House prices in the North West set for highest growth forecast in UK
The price of housing across the North West of the United Kingdom is set to rise faster than any other region in the UK over the next five years. This prediction has been made by property agent, Savills, who have suggested there will be a growth of 18% by 2022. This result would mean the growth in the North West would be two-and-a-half times the rate that is predicted in London.
The overall forecast in the UK is predicting there will be an increase of around 14%. There may be a dip in the rate of growth next year but it’s expected to pick up again towards the end of 2018.
Growth is expected to return in 2019-2020. This is in partnership with the growth of employment, wages and GDP levels but could be affected by the rise of interest rates though.
Lucian Cook, the head of residential research for Savills, said that: “Uncertainty over what Brexit means for the UK economy and how it will impact household finances will increasingly act as a drag on house prices. There is capacity for growth once we have greater clarity, but this will be constrained by rate rises and the corresponding ability to get mortgage debt, particularly in London and other higher value locations.”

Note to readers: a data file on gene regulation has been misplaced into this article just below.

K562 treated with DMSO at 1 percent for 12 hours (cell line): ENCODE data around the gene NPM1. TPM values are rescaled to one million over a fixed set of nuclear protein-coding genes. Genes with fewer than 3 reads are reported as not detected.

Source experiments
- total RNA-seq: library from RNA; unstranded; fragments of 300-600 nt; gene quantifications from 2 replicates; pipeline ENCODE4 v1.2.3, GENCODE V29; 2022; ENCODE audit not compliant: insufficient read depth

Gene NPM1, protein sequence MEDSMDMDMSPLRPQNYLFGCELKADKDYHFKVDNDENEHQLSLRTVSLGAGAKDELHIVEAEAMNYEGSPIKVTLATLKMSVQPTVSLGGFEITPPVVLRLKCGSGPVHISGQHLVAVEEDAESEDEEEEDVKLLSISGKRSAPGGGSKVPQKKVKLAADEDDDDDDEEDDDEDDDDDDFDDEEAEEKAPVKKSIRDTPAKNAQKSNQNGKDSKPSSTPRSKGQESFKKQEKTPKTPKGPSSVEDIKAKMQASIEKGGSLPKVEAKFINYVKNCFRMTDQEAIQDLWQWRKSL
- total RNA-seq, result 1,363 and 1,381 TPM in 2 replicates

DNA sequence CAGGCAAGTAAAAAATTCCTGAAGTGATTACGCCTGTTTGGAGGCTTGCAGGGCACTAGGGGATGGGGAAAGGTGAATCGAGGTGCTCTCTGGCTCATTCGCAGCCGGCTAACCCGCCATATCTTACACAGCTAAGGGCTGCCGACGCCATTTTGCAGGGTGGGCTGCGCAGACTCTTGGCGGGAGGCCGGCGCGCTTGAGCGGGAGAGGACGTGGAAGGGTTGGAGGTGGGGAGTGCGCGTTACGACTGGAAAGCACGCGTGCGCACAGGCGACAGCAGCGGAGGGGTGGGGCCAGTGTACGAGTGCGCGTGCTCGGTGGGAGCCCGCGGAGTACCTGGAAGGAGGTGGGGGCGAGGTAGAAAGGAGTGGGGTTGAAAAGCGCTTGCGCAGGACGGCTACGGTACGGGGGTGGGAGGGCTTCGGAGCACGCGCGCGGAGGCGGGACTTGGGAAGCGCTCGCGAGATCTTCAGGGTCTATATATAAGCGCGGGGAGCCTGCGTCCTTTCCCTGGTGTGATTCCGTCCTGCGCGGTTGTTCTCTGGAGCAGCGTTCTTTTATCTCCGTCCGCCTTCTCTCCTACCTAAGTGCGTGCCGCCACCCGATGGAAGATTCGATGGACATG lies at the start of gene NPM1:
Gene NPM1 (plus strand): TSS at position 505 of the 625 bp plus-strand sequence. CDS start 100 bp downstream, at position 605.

House prices strong in South Manchester & Cheshire
Charlie Kannreuther, who is the head of residential at Savills Chester, assessed the strengths that areas of South Manchester and Cheshire possessed, saying: “There is also strong demand in the prime market in perhaps less obvious areas. One of the highest residential sales in the North West this year, for example, was a property near Blackburn which sold above its £3.5m guide price. In spite of this, the buoyancy of certain markets masks large regional variations, where some areas which in the past have been reliant on traditional industries continue to struggle.”
This divide does exist in all regions, but it is especially highlighted in the London region. London is considered a prime region where the markets are forecasting a growth of around 20%. This has been predicted to take place over the next five years, despite London expecting their house prices to fall in 2019. The North West seems to be pulling ahead of London though. The movement of large businesses to the North and the price differences between the North West and London certainly play a factor as well.